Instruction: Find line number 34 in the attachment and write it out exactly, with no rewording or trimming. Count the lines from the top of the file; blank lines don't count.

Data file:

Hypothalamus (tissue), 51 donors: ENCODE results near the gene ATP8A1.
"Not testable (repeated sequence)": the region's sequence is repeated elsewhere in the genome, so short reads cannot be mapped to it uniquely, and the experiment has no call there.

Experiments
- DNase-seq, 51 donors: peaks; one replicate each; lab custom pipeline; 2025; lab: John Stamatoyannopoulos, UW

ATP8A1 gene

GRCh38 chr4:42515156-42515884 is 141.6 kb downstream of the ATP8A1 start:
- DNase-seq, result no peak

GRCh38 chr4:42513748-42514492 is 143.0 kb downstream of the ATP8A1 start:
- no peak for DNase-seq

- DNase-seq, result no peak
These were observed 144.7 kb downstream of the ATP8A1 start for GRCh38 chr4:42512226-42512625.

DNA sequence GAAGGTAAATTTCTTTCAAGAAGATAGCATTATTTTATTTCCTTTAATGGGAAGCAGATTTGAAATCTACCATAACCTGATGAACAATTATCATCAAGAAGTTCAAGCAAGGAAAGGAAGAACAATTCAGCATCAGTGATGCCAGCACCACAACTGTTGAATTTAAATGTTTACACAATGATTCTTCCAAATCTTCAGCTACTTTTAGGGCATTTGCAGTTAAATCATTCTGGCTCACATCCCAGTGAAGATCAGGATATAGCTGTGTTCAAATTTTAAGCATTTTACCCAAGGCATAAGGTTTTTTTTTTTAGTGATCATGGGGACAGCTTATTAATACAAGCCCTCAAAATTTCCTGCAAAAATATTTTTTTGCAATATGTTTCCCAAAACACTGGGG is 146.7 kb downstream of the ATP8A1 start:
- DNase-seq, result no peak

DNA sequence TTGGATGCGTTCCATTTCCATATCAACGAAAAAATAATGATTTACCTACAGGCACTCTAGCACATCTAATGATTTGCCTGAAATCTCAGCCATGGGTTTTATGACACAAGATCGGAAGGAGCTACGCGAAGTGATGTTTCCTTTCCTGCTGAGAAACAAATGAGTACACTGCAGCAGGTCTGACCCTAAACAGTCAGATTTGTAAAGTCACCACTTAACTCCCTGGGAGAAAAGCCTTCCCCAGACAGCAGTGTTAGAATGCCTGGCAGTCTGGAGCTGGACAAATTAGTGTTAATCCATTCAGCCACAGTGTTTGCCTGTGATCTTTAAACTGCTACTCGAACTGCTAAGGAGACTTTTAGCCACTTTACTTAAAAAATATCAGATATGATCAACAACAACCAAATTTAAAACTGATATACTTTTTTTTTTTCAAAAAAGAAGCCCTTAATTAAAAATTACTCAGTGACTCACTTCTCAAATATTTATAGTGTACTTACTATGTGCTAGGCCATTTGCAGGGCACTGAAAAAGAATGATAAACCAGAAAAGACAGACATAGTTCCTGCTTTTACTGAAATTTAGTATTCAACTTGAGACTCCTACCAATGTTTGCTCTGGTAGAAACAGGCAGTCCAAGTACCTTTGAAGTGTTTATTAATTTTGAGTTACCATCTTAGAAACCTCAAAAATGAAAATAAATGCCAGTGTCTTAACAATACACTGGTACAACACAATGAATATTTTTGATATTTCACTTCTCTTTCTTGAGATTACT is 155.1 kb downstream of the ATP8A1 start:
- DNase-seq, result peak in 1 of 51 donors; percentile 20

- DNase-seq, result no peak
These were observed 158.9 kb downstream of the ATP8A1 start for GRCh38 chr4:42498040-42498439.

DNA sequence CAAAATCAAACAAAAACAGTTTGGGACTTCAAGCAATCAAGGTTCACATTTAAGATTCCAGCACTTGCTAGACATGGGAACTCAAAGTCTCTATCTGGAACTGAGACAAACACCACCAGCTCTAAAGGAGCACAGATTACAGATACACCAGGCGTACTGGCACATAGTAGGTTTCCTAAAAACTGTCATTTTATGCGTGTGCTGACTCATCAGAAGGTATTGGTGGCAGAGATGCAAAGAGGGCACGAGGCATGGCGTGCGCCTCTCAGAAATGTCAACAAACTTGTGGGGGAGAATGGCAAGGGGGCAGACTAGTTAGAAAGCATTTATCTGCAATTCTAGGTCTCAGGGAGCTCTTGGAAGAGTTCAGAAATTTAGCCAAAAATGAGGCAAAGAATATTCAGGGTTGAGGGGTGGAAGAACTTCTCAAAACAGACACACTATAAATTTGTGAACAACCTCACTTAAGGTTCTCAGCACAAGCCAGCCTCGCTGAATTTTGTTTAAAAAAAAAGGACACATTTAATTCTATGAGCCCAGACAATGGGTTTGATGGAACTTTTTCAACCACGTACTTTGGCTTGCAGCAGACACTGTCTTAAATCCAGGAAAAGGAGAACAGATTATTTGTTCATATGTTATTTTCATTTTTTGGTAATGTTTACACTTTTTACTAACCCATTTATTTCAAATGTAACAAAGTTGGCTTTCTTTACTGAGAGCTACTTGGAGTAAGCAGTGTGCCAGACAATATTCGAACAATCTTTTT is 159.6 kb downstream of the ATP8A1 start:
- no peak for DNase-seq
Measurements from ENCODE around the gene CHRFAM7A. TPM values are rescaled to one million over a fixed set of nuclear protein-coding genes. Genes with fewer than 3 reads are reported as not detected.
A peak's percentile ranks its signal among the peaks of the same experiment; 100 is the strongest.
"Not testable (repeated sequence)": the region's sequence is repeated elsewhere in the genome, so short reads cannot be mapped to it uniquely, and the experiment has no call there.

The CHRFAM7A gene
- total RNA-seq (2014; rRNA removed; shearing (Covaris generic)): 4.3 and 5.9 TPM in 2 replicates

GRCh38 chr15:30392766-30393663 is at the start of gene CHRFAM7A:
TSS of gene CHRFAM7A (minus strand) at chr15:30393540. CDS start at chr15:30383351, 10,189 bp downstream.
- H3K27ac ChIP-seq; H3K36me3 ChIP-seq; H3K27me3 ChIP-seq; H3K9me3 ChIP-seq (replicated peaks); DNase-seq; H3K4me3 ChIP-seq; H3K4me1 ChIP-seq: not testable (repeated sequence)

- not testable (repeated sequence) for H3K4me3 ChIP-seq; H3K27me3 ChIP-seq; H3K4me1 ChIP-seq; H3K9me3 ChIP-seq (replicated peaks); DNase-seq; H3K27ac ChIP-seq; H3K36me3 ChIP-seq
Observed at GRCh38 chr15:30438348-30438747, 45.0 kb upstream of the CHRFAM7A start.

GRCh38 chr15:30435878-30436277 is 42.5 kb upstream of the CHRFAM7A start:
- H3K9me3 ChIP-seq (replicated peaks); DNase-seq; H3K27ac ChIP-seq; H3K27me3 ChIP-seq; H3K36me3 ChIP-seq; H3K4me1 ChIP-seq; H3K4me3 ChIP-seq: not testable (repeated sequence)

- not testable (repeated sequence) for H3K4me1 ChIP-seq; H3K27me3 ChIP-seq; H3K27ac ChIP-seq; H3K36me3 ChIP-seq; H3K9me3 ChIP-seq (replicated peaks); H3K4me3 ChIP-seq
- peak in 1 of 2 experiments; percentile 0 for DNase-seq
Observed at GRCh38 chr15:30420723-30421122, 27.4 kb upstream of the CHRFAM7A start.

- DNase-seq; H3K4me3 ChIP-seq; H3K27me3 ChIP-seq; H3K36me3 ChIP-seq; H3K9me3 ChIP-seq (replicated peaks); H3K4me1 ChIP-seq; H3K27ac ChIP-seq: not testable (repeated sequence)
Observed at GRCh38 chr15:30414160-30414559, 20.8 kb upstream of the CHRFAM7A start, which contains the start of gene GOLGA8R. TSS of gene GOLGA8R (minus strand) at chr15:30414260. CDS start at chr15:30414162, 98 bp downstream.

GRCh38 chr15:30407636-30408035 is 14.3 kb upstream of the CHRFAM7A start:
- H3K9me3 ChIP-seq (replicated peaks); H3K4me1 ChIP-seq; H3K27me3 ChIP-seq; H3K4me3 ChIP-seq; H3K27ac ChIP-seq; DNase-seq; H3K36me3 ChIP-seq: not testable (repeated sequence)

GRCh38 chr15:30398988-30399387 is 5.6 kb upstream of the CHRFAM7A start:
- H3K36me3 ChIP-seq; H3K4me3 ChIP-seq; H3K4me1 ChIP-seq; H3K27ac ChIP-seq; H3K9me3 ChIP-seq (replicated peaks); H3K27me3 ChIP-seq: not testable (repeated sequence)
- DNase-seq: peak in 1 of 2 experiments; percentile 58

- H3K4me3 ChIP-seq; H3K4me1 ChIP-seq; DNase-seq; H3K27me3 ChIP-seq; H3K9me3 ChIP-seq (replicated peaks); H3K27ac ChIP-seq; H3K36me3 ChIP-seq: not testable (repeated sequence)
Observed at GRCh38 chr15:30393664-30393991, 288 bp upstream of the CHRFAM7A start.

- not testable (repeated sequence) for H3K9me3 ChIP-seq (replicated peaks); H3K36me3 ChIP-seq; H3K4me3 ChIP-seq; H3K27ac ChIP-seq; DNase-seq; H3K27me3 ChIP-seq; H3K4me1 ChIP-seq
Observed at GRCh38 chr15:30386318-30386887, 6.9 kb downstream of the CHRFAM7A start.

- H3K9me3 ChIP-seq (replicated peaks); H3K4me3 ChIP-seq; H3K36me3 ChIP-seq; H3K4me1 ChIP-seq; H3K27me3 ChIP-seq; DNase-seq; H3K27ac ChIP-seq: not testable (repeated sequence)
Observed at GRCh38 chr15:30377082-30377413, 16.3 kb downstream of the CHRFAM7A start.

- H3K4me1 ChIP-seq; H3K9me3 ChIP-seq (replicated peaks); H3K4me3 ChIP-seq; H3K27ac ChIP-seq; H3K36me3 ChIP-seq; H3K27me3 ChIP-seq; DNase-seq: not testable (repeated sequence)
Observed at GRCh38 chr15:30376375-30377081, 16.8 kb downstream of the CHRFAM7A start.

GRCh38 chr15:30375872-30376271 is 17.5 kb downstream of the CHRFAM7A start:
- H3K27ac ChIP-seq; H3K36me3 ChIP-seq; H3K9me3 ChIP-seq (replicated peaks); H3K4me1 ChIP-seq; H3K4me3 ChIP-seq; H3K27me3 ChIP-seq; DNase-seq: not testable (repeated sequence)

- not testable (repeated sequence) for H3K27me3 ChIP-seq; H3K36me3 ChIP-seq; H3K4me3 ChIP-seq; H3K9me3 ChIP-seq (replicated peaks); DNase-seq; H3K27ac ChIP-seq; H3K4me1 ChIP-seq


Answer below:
Observed at GRCh38 chr15:30420723-30421122, 27.4 kb upstream of the CHRFAM7A start.